Thou shalt not speak ill of any Republican. -President Ronald Reagan
A psychological phenomenon occurs almost every election cycle. The Democrats begin to pick at Republican candidates, then Republicans begin the circular fire and faction against one another.
Some Republicans are saying that Congressman Todd Akin (R-MO) should step aside for comments he made regarding rape. The comments were bad, really bad, by all accounts, including that of Congressman Akin. He admits he used a poor choice of words, and apologized for them:
“Rape is equally tragic and I made that statement in error. Let me be clear: rape is never legitimate. It’s an evil act and it’s committed by violent predators. I used the wrong words in the wrong way. What I said was ill-conceived and it was wrong and for that I apologize. I’m a dad of two daughters and I want tough justice for sexual predators…”
Some say if Akin does not step aside, Missouri Republicans could lose their chance to unseat Democrat Senator Claire McCaskill, who was one of the first to endorse Obama, endorses his economic policy, and remains one of his closest allies in the Senate. That would be tragic for Republicans.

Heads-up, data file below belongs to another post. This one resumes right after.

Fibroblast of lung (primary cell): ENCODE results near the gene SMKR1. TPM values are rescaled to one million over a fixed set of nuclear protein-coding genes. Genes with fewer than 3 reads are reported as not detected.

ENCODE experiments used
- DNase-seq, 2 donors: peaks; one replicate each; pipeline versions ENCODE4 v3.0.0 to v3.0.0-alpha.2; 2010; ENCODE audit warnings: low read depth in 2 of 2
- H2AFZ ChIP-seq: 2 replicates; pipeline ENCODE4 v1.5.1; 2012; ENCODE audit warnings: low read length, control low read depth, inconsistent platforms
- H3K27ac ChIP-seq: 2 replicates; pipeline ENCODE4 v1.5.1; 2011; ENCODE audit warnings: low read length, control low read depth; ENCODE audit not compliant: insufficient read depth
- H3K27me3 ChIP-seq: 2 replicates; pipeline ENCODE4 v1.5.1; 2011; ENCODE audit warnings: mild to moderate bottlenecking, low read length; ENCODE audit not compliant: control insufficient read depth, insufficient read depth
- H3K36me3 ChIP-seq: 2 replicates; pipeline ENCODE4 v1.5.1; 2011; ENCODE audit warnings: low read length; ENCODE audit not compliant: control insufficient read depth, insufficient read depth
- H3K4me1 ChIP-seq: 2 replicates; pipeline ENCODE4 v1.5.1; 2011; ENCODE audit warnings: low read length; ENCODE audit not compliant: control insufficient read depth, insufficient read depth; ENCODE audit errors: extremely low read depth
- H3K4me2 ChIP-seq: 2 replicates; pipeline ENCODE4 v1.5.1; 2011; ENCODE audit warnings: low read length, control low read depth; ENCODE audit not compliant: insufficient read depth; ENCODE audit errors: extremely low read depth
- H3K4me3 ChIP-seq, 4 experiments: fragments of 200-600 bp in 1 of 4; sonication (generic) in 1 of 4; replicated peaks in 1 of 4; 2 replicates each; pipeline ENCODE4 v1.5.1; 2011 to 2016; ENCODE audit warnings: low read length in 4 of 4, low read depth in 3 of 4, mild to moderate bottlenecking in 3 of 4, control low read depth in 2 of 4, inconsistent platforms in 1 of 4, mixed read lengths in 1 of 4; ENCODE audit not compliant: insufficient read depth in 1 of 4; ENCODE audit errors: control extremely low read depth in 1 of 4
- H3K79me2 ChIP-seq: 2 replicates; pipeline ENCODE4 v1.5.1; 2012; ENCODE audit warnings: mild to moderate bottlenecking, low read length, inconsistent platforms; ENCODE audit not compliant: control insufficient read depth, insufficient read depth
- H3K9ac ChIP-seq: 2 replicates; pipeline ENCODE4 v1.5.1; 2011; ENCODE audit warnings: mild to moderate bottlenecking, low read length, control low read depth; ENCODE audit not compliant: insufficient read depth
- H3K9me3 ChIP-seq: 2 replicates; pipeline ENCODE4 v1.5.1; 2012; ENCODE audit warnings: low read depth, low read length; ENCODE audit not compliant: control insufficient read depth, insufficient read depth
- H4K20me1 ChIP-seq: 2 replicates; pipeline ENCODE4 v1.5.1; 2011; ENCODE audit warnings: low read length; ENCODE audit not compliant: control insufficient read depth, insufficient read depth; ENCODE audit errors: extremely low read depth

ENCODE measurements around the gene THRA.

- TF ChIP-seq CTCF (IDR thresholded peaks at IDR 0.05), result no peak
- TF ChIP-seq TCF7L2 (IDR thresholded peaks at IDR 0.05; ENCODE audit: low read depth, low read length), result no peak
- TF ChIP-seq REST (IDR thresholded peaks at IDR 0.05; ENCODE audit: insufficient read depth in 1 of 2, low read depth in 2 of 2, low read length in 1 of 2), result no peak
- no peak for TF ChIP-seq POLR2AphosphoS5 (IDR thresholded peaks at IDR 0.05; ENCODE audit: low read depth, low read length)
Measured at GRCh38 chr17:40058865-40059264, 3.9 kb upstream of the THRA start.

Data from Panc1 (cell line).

There may be a greater tragedy looming for Republicans.
Reagan didn’t make his 11th Comandment because he is an apologist; he made it because he saw Republicans faction and lose, after primaries. Dr. Dathan Paterno and I explain this phenomenon in our latest book, Ladies and Gentlemen, wherein we discuss the psychology of politics in depth.
Psychologically speaking, Democrats tend to rally after their primaries and become a team. Republicans, in their principle, will tend to “re-try” their primary victors, and faction up based on principle. Some conservatives will go so far as to vote third party, acknowledging they will lose. This costs the Republicans elections over and over, and the Akin issue may be the whetting of the political whistle for Democrats this political season.
At a time when the Obama economy is killing jobs and handing the Republicans a winning issue, Republicans are debating themselves over the Akin issue. Polls are suggesting that Obama is losing suburban Chicago, and the cover of Newsweek says that perhaps it was time for Obama to move on.
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